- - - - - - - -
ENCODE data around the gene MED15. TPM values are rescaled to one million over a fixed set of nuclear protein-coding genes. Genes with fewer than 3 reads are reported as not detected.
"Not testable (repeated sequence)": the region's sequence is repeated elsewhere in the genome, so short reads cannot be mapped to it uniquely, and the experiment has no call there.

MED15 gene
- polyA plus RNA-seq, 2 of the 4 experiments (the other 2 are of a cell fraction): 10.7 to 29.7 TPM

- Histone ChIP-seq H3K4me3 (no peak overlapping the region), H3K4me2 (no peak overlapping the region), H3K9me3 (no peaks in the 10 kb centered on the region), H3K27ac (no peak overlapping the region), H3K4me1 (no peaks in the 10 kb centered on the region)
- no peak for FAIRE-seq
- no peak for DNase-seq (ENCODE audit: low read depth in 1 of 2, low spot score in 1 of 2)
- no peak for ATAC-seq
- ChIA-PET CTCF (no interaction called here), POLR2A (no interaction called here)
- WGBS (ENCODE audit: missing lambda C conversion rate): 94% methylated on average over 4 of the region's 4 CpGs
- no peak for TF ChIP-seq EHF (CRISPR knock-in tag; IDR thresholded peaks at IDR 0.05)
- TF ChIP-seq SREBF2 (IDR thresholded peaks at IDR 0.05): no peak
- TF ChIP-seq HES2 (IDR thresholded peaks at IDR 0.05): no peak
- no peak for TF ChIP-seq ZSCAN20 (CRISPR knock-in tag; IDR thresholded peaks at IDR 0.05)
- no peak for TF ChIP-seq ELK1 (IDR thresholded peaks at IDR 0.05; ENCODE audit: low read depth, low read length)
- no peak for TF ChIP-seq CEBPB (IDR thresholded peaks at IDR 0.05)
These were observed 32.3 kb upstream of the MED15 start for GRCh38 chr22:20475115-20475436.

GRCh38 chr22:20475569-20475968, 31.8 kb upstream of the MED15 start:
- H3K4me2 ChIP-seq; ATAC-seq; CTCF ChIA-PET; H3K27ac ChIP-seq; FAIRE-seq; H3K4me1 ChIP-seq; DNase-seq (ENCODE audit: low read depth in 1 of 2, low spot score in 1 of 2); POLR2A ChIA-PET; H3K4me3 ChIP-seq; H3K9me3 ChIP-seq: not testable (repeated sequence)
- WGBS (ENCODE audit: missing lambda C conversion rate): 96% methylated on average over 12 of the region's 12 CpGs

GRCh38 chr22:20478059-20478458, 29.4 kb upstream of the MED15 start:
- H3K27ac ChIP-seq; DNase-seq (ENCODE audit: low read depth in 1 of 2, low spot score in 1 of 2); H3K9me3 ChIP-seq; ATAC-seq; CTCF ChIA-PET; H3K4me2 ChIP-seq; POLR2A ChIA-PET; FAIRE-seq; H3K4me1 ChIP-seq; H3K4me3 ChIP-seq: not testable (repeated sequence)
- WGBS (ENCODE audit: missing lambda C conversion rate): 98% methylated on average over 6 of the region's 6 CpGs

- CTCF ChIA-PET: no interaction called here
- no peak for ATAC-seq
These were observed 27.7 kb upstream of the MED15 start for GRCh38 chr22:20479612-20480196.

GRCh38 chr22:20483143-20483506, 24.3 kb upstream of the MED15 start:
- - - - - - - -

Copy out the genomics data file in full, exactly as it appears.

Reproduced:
ENCODE data around the gene MED15. TPM values are rescaled to one million over a fixed set of nuclear protein-coding genes. Genes with fewer than 3 reads are reported as not detected.
"Not testable (repeated sequence)": the region's sequence is repeated elsewhere in the genome, so short reads cannot be mapped to it uniquely, and the experiment has no call there.

MED15 gene
- polyA plus RNA-seq, 2 of the 4 experiments (the other 2 are of a cell fraction): 10.7 to 29.7 TPM

- Histone ChIP-seq H3K4me3 (no peak overlapping the region), H3K4me2 (no peak overlapping the region), H3K9me3 (no peaks in the 10 kb centered on the region), H3K27ac (no peak overlapping the region), H3K4me1 (no peaks in the 10 kb centered on the region)
- no peak for FAIRE-seq
- no peak for DNase-seq (ENCODE audit: low read depth in 1 of 2, low spot score in 1 of 2)
- no peak for ATAC-seq
- ChIA-PET CTCF (no interaction called here), POLR2A (no interaction called here)
- WGBS (ENCODE audit: missing lambda C conversion rate): 94% methylated on average over 4 of the region's 4 CpGs
- no peak for TF ChIP-seq EHF (CRISPR knock-in tag; IDR thresholded peaks at IDR 0.05)
- TF ChIP-seq SREBF2 (IDR thresholded peaks at IDR 0.05): no peak
- TF ChIP-seq HES2 (IDR thresholded peaks at IDR 0.05): no peak
- no peak for TF ChIP-seq ZSCAN20 (CRISPR knock-in tag; IDR thresholded peaks at IDR 0.05)
- no peak for TF ChIP-seq ELK1 (IDR thresholded peaks at IDR 0.05; ENCODE audit: low read depth, low read length)
- no peak for TF ChIP-seq CEBPB (IDR thresholded peaks at IDR 0.05)
These were observed 32.3 kb upstream of the MED15 start for GRCh38 chr22:20475115-20475436.

GRCh38 chr22:20475569-20475968, 31.8 kb upstream of the MED15 start:
- H3K4me2 ChIP-seq; ATAC-seq; CTCF ChIA-PET; H3K27ac ChIP-seq; FAIRE-seq; H3K4me1 ChIP-seq; DNase-seq (ENCODE audit: low read depth in 1 of 2, low spot score in 1 of 2); POLR2A ChIA-PET; H3K4me3 ChIP-seq; H3K9me3 ChIP-seq: not testable (repeated sequence)
- WGBS (ENCODE audit: missing lambda C conversion rate): 96% methylated on average over 12 of the region's 12 CpGs

GRCh38 chr22:20478059-20478458, 29.4 kb upstream of the MED15 start:
- H3K27ac ChIP-seq; DNase-seq (ENCODE audit: low read depth in 1 of 2, low spot score in 1 of 2); H3K9me3 ChIP-seq; ATAC-seq; CTCF ChIA-PET; H3K4me2 ChIP-seq; POLR2A ChIA-PET; FAIRE-seq; H3K4me1 ChIP-seq; H3K4me3 ChIP-seq: not testable (repeated sequence)
- WGBS (ENCODE audit: missing lambda C conversion rate): 98% methylated on average over 6 of the region's 6 CpGs

- CTCF ChIA-PET: no interaction called here
- no peak for ATAC-seq
These were observed 27.7 kb upstream of the MED15 start for GRCh38 chr22:20479612-20480196.

GRCh38 chr22:20483143-20483506, 24.3 kb upstream of the MED15 start: